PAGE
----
The end: Period.
by Jillian Bogater (Exile From Hysteria)
For the last 29 years, almost like clockwork, I received my period.
Like an unwanted gift, we politely made room for each other. Over time a deep respect developed.
Today, we began our monthly ritual for the last time.
In less than three weeks I will have a total abdominal hysterectomy. The hope is that removing my uterus also will remove the constant pain I endure from endometriosis. It will also abruptly end my monthly flow, and all of its idiosyncrasies.
In the last year, my period has been wildly unpredictable. True to form, it came four days early this afternoon. Its arrival startled me; I was convinced if anything it might start over the weekend. I imagined pomp and circumstance. An emotional moment as I prepared to part ways with my menses.
Instead I grabbed a tampon from the bottom of my desk drawer and soldiered up to a stall in the women’s bathroom at work.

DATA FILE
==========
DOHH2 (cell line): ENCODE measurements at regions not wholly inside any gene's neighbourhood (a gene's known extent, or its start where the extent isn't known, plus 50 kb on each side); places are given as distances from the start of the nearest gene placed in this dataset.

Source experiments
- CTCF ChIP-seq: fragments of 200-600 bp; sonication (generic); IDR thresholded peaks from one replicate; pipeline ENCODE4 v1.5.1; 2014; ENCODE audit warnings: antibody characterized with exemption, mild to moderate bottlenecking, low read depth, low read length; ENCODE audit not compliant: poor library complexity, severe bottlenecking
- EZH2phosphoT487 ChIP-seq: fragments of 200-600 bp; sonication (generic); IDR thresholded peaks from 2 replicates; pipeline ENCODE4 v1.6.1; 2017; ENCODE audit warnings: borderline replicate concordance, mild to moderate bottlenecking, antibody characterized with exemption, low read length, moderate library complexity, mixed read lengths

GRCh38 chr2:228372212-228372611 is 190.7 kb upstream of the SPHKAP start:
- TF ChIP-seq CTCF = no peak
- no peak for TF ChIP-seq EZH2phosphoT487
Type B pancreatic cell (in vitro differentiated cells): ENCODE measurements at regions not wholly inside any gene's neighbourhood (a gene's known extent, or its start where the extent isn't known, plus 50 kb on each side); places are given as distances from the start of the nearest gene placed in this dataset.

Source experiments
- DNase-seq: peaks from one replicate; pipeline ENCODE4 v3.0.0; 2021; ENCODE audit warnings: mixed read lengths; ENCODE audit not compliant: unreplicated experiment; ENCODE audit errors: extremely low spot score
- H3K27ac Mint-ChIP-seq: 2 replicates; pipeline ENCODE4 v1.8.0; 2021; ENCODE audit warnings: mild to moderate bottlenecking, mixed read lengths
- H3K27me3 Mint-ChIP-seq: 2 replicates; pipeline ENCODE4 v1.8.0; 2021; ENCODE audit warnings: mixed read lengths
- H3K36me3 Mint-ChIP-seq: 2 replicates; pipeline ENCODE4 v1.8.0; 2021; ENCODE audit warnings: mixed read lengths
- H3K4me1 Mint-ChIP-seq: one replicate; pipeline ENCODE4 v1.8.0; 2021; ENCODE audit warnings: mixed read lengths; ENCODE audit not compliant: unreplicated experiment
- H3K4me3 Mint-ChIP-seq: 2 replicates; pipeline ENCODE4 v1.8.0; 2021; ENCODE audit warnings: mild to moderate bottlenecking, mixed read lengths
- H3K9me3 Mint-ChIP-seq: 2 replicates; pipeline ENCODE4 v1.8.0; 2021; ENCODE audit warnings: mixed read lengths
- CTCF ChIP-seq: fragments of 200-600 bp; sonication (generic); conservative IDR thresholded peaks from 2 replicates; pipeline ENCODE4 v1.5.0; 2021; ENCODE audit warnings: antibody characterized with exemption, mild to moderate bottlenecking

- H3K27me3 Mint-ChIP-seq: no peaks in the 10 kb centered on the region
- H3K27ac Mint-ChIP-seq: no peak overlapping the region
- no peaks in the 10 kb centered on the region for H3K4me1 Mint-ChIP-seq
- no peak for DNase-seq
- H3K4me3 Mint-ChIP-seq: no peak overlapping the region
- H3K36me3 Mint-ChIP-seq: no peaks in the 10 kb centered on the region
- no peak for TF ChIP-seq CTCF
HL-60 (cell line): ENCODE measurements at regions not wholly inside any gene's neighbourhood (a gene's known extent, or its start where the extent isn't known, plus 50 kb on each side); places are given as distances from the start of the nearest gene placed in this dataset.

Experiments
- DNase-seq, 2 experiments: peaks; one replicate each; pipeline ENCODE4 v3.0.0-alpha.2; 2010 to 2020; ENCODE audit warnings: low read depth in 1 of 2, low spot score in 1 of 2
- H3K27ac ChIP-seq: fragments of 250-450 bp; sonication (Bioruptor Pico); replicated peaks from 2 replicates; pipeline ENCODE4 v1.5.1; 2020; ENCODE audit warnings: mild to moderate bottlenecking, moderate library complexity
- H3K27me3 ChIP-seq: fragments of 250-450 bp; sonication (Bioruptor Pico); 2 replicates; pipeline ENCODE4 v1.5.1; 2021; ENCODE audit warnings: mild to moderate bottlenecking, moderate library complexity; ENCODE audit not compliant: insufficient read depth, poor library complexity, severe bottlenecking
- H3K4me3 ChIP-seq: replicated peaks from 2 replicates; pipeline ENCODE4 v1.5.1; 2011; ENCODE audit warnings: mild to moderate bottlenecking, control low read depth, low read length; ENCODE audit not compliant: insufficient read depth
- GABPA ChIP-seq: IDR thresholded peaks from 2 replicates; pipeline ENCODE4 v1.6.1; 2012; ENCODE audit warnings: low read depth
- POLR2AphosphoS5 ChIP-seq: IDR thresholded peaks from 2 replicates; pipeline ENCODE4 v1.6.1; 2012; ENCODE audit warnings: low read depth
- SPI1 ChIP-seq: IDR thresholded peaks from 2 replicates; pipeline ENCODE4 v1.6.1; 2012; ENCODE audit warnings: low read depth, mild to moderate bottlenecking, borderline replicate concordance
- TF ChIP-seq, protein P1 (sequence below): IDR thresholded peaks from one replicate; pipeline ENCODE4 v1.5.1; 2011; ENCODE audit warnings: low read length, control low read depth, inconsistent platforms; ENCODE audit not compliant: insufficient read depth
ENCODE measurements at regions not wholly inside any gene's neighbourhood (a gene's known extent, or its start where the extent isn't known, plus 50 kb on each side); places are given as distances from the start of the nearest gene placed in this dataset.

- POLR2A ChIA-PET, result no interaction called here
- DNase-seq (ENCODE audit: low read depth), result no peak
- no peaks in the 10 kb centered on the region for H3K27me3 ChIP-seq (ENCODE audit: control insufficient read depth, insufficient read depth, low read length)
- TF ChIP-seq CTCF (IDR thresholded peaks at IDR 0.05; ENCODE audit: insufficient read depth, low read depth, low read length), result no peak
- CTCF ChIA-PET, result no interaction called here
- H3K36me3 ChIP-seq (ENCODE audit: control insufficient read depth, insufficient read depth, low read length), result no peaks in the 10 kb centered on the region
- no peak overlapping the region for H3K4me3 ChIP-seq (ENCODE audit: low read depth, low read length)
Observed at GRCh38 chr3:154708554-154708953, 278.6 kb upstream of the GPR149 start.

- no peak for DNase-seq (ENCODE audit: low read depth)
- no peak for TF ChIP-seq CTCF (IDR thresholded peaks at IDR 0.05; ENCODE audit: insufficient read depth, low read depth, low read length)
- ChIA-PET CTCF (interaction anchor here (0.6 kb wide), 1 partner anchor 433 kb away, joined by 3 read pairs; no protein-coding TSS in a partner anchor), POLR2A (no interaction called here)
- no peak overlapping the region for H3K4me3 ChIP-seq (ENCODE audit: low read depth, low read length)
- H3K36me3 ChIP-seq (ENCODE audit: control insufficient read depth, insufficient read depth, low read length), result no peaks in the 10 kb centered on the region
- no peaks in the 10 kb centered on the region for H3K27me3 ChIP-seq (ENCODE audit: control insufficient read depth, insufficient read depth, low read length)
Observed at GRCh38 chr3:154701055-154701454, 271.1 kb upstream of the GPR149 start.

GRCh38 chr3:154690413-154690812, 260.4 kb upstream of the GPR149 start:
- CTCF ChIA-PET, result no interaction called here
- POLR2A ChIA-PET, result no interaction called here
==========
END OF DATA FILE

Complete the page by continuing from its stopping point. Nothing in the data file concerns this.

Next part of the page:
Cravings? What cravings?
Driving home tonight from dinner at Mexican Village, I suddenly interrupted Matt and urgently told him, “We need to go to 7-Eleven.”
My directive wasn’t entirely accurate.
I needed to go to 7-Eleven. It was an emergency. I needed chocolate, stat!
I didn’t tell him why. It was embarrassing to say I was freaking out about a candy bar. Somehow I had managed to hide my monthly chocolate cravings from him. Up til now. Up ’til the final hour.
I ran in and grabbed a king size Hershey bar.
As I climbed back in the car, Matt looked at what I bought.
“Just straight up chocolate? Nothing fancy?” He was flummoxed.
I tucked the bar in my coat and smiled. He didn’t need to understand.
Life without punctuation
I wonder what life will be like without a period. No more Costco supersized boxes of mega-absorbent tampons. No more bleeding through on the one day I wear white pants. No more asking friends if they could spot me a tampon when Aunt Flo unexpectedly stops by.
I wonder if chocolate will still taste this decadent, this sinful.
I wonder what will replace the monthly punctuation that I’ve learned to embrace.
I wonder if I’ll miss the cramps that burrowed into my lower back and deep in my belly. Is it possible to miss pain? To feel wistful for misery?
The answers wait for me.
And I am ready.